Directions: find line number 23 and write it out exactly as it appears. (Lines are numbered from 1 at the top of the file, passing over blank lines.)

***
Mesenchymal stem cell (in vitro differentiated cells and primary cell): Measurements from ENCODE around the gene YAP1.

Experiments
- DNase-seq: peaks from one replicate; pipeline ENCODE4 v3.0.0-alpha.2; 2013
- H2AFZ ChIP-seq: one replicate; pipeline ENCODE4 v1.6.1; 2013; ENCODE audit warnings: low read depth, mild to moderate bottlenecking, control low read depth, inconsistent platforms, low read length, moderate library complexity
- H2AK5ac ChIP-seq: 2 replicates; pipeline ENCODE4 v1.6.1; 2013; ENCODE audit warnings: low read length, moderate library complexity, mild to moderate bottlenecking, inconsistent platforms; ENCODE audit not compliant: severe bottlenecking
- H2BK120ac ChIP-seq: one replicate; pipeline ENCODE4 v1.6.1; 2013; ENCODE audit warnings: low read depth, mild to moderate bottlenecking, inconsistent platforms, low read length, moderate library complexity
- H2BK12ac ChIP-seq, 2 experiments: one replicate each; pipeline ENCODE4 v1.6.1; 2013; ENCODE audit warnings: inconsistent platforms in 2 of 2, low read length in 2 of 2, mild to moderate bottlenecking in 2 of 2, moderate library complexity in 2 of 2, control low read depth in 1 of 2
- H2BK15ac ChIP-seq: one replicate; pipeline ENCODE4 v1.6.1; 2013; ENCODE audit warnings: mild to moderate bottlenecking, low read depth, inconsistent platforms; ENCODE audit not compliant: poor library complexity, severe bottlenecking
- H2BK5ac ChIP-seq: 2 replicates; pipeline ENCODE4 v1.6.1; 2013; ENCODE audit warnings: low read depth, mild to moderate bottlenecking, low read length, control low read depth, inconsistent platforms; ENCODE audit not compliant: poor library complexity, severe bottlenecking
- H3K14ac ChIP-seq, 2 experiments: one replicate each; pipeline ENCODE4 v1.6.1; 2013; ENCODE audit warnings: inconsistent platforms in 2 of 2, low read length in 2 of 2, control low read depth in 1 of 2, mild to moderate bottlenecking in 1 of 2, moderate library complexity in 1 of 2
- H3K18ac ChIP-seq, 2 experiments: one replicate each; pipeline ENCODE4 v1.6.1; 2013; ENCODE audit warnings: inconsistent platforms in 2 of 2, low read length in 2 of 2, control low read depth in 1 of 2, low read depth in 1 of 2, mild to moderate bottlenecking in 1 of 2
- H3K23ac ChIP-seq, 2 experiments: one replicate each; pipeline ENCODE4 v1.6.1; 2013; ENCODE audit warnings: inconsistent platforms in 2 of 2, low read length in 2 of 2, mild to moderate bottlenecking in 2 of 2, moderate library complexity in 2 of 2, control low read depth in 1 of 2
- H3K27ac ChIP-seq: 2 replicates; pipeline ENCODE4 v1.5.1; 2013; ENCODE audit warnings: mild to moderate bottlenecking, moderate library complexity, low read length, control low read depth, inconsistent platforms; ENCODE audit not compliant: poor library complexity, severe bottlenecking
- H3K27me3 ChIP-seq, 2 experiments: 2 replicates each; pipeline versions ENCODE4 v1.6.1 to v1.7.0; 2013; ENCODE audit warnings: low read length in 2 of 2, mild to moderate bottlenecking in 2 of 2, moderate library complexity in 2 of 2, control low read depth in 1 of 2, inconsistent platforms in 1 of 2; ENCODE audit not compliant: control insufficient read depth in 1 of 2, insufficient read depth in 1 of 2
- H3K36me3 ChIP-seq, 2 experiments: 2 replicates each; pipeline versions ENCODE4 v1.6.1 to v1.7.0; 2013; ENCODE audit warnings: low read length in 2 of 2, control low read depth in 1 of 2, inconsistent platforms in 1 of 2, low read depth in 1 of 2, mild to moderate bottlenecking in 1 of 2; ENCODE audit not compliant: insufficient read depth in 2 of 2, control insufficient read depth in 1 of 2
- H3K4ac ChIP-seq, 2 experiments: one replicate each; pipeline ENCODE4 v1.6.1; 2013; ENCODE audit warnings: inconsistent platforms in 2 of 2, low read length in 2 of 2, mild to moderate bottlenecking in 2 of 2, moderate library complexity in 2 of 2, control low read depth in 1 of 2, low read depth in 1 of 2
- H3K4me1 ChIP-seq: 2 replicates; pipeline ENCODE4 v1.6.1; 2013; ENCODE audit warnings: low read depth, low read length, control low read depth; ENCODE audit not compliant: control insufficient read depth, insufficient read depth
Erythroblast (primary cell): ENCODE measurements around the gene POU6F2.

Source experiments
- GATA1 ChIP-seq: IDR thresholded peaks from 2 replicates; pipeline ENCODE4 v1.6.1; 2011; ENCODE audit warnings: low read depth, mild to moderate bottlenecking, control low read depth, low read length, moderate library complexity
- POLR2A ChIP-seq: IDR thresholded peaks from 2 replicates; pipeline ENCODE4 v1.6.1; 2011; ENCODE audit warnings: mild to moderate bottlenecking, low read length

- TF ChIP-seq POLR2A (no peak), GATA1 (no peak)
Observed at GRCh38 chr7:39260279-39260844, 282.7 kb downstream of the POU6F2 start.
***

Observed at GRCh38 chr7:39260279-39260844, 282.7 kb downstream of the POU6F2 start.